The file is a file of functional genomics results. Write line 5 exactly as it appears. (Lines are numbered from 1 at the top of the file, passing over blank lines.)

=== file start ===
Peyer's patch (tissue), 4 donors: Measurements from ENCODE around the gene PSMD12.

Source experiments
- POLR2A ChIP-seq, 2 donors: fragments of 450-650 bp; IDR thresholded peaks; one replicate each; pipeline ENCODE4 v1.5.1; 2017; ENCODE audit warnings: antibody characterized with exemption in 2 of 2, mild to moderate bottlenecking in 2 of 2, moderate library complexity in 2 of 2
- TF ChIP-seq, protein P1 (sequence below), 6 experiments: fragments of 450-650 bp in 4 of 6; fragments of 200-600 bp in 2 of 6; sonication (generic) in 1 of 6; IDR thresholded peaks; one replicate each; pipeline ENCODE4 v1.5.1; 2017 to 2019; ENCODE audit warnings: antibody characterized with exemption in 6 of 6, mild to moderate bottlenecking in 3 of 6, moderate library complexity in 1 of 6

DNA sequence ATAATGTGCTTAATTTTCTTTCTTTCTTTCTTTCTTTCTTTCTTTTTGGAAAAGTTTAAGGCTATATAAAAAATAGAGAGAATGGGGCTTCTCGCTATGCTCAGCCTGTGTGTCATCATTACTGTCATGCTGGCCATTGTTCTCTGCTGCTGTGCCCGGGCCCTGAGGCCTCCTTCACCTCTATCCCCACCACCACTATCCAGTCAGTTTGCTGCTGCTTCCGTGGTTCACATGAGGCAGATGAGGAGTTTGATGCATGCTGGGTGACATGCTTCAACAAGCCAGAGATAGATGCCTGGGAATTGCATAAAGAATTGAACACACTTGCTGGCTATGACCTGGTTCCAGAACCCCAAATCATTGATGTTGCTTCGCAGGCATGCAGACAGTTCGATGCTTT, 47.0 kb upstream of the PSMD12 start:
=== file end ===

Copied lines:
DNA sequence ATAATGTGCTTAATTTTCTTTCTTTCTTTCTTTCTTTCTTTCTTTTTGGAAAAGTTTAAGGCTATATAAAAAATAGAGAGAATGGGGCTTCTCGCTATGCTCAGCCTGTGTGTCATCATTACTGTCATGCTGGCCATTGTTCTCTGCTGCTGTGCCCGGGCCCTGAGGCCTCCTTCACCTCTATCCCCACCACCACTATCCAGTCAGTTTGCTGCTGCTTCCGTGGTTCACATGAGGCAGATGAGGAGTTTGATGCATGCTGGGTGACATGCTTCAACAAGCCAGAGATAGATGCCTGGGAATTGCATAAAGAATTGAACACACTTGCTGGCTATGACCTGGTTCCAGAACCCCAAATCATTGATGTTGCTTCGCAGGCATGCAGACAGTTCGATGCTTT, 47.0 kb upstream of the PSMD12 start: